Sleep Related Breathing Disorders in Children with Epilepsy - A Case Series
Received Date: Nov 21, 2017 / Accepted Date: Mar 30, 2018 / Published Date: Apr 10, 2018
The prevalence of sleep related breath disorders (SRBDs) in children affected by epilepsy is debatable. While some authors did not report any difference in the rate of SRBD between children with epilepsy and the healthy population, other authors reported a statistically higher incidence in children with epilepsy. SRBDs affect 0.7-3% of children in the general pediatric population, and the prevalence of SRBD reported in children with epilepsy is 6-80%, including sleep breathing disorders in 20-80% and obstructive sleep apnea in 6-60%. A widely used and validated instrument to evaluate SRBDs is the Pediatric Sleep Questionnaire (PSQ), developed by Chervin et al. in 2000 . This is a 22-item parent-completed questionnaire with a sensitivity of 81% and specificity of 87% for the diagnosis of SRBDs, with a suggested cut-off of ≥0.33. Moreover, the PSQ is able to identify symptoms related to poor quality of sleep, such as day time sleepiness (≥2 of 4 symptoms reported in items B1, B2, B4, B6) and ADHD symptoms (≥3 of 6 symptoms reported in items C3, C5, C8, C10, C14, C18) .
We report a case series of 15 patients (5 women, 10 men), mean age 8.1 (standard deviation 3.7) years, affected by epilepsy, pharmacologically treated, with seizures under control, and the absence of any crises in the previous six months. All patients presented with normal intelligence quotients and were also evaluated with the Conners rating scale and DSM-5 criteria for ADHD. All parents completed the PSQ, with the following results: 6 out of 15 (40%) showed a total scale score ≥0.33, suggestive of SRBDs; moreover, the same patients showed excessive daytime sleepiness. Of the 15 patients, 7 (46.6%) showed ADHD symptoms (confirmed with Conners scale and DSM-5 criteria) and, finally, 4 out of 15 (26.6%) showed SRBDs, awake sleepiness, and ADHD symptoms.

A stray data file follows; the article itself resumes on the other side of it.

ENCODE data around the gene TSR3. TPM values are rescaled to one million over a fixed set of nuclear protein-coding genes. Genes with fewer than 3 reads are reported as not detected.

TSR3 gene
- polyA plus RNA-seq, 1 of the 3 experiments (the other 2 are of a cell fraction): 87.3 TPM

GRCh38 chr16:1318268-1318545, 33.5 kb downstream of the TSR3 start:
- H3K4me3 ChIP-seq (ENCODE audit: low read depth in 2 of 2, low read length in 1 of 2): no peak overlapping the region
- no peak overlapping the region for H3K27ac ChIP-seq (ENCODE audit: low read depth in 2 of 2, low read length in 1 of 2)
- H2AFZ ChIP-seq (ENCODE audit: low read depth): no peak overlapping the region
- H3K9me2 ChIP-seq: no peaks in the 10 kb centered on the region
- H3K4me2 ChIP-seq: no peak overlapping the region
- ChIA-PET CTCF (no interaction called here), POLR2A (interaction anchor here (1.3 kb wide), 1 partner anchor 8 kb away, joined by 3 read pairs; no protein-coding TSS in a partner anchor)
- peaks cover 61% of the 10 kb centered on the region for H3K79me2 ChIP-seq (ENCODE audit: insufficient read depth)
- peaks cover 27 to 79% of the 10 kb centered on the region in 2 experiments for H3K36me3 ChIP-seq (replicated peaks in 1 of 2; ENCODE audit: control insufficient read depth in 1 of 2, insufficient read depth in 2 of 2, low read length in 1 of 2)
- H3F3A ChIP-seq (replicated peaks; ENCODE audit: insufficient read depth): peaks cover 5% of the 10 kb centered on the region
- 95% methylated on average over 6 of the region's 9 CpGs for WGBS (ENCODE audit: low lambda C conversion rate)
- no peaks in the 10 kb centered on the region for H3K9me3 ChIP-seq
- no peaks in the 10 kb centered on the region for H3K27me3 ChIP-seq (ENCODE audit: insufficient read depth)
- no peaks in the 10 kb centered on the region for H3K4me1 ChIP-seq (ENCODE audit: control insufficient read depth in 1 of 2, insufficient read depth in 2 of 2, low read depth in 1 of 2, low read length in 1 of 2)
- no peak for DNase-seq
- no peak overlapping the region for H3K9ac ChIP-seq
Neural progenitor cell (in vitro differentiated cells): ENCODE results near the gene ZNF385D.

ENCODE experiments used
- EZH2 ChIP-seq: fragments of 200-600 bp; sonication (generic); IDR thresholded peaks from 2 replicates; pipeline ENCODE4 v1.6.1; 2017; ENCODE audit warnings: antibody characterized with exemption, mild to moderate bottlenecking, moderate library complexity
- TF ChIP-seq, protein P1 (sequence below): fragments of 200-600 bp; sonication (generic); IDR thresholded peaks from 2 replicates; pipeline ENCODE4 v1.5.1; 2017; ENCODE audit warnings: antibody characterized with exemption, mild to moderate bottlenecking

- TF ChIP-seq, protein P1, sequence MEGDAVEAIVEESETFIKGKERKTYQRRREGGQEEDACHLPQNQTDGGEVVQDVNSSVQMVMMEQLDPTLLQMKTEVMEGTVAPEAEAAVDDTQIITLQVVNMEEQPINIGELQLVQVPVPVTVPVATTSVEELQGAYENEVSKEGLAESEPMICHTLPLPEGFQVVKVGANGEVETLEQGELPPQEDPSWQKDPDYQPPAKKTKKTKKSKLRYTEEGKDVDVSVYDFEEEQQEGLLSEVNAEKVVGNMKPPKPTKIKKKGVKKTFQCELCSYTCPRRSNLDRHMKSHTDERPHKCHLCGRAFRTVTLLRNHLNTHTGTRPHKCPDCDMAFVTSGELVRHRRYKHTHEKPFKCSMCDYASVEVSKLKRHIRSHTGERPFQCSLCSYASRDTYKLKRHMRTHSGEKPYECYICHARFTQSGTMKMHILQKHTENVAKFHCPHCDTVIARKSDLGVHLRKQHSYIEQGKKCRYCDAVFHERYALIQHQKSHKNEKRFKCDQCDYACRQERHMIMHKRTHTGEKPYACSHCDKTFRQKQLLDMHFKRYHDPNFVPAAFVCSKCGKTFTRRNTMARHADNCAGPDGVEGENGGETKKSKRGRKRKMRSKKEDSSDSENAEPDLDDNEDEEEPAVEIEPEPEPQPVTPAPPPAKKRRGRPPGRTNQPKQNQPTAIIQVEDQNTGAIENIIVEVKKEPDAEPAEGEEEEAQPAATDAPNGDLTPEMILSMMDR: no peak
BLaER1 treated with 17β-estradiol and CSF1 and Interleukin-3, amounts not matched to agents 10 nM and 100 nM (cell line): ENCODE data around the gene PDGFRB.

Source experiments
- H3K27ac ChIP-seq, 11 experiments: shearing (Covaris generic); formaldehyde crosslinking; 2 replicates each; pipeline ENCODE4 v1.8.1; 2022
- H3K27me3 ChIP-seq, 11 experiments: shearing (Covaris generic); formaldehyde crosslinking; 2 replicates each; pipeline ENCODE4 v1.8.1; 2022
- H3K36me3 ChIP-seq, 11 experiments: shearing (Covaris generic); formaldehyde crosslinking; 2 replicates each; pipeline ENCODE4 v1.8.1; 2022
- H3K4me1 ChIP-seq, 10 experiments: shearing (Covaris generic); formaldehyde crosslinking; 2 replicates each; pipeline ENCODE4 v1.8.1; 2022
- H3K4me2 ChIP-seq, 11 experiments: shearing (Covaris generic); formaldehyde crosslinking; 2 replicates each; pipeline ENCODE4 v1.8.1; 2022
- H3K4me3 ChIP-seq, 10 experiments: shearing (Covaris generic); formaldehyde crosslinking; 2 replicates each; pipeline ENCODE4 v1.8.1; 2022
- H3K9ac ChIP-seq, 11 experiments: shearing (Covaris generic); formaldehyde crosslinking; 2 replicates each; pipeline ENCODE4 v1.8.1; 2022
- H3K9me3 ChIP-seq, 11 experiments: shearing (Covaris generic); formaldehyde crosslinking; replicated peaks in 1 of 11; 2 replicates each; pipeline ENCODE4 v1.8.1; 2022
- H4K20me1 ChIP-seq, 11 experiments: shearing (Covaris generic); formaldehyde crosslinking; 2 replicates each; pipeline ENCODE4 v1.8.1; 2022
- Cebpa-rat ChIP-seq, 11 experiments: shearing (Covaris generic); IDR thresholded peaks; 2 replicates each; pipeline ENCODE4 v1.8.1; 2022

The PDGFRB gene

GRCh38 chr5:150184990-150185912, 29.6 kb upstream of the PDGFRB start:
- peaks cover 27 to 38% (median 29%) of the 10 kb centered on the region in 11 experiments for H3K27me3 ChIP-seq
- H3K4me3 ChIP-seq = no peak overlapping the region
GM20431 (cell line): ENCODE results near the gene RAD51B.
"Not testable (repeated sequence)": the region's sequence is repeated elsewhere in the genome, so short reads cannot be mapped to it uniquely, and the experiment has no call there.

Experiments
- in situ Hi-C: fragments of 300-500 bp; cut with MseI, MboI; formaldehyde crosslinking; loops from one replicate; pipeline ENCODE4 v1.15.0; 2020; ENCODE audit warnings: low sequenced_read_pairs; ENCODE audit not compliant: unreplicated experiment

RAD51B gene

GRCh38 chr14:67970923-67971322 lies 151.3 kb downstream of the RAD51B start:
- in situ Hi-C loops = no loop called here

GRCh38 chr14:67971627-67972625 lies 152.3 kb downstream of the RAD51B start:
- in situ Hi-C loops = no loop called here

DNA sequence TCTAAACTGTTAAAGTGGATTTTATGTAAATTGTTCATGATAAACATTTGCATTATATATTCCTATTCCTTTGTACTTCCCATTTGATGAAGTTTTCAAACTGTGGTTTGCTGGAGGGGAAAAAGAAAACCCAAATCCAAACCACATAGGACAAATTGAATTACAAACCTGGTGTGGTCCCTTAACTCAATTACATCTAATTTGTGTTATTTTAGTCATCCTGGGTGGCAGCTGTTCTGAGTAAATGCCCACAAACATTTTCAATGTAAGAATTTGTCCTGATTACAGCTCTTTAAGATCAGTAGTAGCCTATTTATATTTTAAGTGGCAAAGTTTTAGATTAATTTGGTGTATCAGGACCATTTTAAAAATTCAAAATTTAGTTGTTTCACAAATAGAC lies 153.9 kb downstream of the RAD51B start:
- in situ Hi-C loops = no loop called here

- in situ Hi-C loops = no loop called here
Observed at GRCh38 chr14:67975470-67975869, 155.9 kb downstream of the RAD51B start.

There is a complex relationship between sleep breathing disorders and epilepsy in children, with reciprocal interactions. Only a few groups (approximately 12, to our knowledge) have studied this association, and the results are controversial due to heterogeneous populations, subjective measures, and small patient numbers, among other factors. Recently, an observational pilot study was performed by Urquhart and colleagues (2016), which reported a SRBD prevalence of 55% in children with epilepsy .
In conclusion, we suggest that clinicians should incorporate the diagnosis of sleep disorders in the examination of pediatric patients affected by epilepsy for various reasons:
• The risk of the consequence of sleep disorders, especially breathing disorders with particular attention to sudden unexpected death (suggested level of evidence in the literature is 4 or 5),
• The impact of sleep disorders on seizures and cognitive functions, and
• The effect of sleep disorders on daily life owing to daytime sleepiness and ADHD symptoms
Clinicians should evaluate the utility of therapy for both disorders, in order to reduce complications and improve the quality of life in these patients. Further studies are required to evaluate SRBD in pediatric epilepsy.
- Gogou M, Haidopoulou K, Eboriadou M, Pavlou E (2015) Sleep apneas and epilepsy comorbidity in childhood: a systematic review of the literature. Sleep Breath 19: 421-432.
- Chervin RD , Hedger K, Dillon JE, Pituch KJ (2000) Pediatric sleep questionnaire (PSQ): validity and reliability of scales for sleep-disordered breathing, snoring, sleepiness, and behavioral problems. Sleep Med 1: 21-32.
- Urquhart DS, Kehinde OO, Mclellan AE (2016) Observational pilot study of reported symptoms of obstructive sleep apnoea in children with epilepsy. Dev Med Child Neurol 58: 1063-1108.
Citation: Gulisano M, Rizzo R (2018) Sleep Related Breathing Disorders in Children with Epilepsy - A Case Series. J Child Adolesc Behav 6: 372. DOI: 10.4172/2375-4494.1000372
Copyright: © 2018 Gulisano M, et al. This is an open-access article distributed under the terms of the Creative Commons Attribution License, which permits unrestricted use, distribution, and reproduction in any medium, provided the original author and source are credited.
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